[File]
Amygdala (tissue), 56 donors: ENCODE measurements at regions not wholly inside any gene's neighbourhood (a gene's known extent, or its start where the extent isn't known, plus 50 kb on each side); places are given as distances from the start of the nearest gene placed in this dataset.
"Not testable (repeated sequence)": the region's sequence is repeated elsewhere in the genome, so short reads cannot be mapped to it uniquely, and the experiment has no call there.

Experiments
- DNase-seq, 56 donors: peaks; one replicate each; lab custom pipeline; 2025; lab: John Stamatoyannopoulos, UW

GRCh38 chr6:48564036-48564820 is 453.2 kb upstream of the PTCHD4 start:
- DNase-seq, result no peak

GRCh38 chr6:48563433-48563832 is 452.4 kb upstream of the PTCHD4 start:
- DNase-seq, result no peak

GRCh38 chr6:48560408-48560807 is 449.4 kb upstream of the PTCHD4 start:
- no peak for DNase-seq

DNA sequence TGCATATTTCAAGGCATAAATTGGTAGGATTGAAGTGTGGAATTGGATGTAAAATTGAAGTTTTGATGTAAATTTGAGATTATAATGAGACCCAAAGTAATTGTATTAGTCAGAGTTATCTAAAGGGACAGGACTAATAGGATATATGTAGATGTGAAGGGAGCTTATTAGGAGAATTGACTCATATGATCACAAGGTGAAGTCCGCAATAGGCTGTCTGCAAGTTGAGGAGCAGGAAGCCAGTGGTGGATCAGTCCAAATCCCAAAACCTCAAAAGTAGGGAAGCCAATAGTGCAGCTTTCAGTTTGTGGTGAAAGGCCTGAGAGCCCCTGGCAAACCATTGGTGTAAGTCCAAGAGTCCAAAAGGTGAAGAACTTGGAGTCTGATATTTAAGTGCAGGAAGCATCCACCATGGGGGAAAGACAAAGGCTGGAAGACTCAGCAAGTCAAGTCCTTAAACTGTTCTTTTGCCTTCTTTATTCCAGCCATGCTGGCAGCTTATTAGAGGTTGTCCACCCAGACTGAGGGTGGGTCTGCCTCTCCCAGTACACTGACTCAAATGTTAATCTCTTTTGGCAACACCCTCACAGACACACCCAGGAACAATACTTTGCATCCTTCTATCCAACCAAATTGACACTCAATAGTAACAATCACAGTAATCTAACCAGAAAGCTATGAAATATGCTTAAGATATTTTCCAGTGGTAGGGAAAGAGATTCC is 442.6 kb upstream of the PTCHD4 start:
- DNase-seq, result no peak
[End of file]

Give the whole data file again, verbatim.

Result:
Amygdala (tissue), 56 donors: ENCODE measurements at regions not wholly inside any gene's neighbourhood (a gene's known extent, or its start where the extent isn't known, plus 50 kb on each side); places are given as distances from the start of the nearest gene placed in this dataset.
"Not testable (repeated sequence)": the region's sequence is repeated elsewhere in the genome, so short reads cannot be mapped to it uniquely, and the experiment has no call there.

Experiments
- DNase-seq, 56 donors: peaks; one replicate each; lab custom pipeline; 2025; lab: John Stamatoyannopoulos, UW

GRCh38 chr6:48564036-48564820 is 453.2 kb upstream of the PTCHD4 start:
- DNase-seq, result no peak

GRCh38 chr6:48563433-48563832 is 452.4 kb upstream of the PTCHD4 start:
- DNase-seq, result no peak

GRCh38 chr6:48560408-48560807 is 449.4 kb upstream of the PTCHD4 start:
- no peak for DNase-seq

DNA sequence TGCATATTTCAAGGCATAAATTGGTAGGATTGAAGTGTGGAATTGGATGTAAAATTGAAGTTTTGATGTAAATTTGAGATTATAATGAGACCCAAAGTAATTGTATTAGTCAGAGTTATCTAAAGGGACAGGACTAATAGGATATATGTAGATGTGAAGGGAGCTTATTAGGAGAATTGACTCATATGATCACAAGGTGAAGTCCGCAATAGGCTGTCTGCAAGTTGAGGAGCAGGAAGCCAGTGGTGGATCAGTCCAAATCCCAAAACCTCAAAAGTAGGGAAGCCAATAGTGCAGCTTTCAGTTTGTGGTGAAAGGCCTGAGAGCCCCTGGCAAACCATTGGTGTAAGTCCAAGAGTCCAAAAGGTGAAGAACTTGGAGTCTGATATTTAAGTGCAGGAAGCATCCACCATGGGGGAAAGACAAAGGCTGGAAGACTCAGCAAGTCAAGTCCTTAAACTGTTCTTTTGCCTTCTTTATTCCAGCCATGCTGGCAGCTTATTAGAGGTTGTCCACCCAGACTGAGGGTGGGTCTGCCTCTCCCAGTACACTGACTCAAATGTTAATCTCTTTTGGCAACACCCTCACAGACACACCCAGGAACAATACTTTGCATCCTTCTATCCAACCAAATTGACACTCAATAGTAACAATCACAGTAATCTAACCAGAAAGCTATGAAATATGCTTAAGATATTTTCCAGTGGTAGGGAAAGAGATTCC is 442.6 kb upstream of the PTCHD4 start:
- DNase-seq, result no peak